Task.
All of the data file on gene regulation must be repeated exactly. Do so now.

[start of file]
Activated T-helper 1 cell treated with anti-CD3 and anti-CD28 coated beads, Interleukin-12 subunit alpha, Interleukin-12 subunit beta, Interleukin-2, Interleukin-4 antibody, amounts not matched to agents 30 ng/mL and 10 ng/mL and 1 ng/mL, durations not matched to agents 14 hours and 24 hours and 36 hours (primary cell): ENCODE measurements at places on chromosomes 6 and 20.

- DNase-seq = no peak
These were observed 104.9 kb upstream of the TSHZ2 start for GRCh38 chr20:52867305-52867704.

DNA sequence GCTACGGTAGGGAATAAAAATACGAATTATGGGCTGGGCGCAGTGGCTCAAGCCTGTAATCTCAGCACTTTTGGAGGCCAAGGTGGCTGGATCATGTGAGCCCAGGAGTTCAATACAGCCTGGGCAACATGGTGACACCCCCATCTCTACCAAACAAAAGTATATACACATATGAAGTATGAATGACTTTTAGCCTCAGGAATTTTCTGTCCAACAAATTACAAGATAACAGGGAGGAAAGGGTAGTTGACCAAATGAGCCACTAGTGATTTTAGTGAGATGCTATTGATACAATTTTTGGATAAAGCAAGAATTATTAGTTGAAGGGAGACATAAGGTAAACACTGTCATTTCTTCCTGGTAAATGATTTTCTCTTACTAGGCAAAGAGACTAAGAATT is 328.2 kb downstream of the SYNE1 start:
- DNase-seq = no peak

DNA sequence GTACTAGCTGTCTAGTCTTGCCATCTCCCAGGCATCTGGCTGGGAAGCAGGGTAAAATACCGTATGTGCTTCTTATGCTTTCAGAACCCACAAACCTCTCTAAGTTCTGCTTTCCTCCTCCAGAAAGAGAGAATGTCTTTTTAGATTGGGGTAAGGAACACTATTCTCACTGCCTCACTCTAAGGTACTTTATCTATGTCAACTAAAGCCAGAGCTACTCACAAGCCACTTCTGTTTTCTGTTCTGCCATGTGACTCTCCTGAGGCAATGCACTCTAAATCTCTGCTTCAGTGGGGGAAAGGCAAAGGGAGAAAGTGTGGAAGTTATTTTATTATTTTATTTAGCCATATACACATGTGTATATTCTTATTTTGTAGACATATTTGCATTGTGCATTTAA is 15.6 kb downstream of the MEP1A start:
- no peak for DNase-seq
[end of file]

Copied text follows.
Activated T-helper 1 cell treated with anti-CD3 and anti-CD28 coated beads, Interleukin-12 subunit alpha, Interleukin-12 subunit beta, Interleukin-2, Interleukin-4 antibody, amounts not matched to agents 30 ng/mL and 10 ng/mL and 1 ng/mL, durations not matched to agents 14 hours and 24 hours and 36 hours (primary cell): ENCODE measurements at places on chromosomes 6 and 20.

- DNase-seq = no peak
These were observed 104.9 kb upstream of the TSHZ2 start for GRCh38 chr20:52867305-52867704.

DNA sequence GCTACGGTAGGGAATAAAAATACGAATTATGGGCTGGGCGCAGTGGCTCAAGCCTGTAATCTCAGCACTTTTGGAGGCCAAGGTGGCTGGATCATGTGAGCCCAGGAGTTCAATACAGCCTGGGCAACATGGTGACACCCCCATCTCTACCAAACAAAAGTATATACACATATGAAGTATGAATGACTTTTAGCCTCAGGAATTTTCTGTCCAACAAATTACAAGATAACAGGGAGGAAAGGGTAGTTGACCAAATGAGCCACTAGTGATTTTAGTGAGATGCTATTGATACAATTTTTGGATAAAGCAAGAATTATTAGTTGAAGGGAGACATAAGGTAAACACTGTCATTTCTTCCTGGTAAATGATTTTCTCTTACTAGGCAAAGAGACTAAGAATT is 328.2 kb downstream of the SYNE1 start:
- DNase-seq = no peak

DNA sequence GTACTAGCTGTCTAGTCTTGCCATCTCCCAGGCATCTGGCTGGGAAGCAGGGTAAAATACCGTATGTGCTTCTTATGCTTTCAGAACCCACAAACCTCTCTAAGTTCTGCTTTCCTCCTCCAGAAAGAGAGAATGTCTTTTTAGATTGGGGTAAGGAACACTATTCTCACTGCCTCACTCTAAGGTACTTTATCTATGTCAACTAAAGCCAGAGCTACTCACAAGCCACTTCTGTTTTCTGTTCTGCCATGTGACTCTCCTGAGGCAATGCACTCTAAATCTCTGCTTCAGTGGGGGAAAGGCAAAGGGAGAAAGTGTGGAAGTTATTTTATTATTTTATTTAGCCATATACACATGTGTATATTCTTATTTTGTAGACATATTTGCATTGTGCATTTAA is 15.6 kb downstream of the MEP1A start:
- no peak for DNase-seq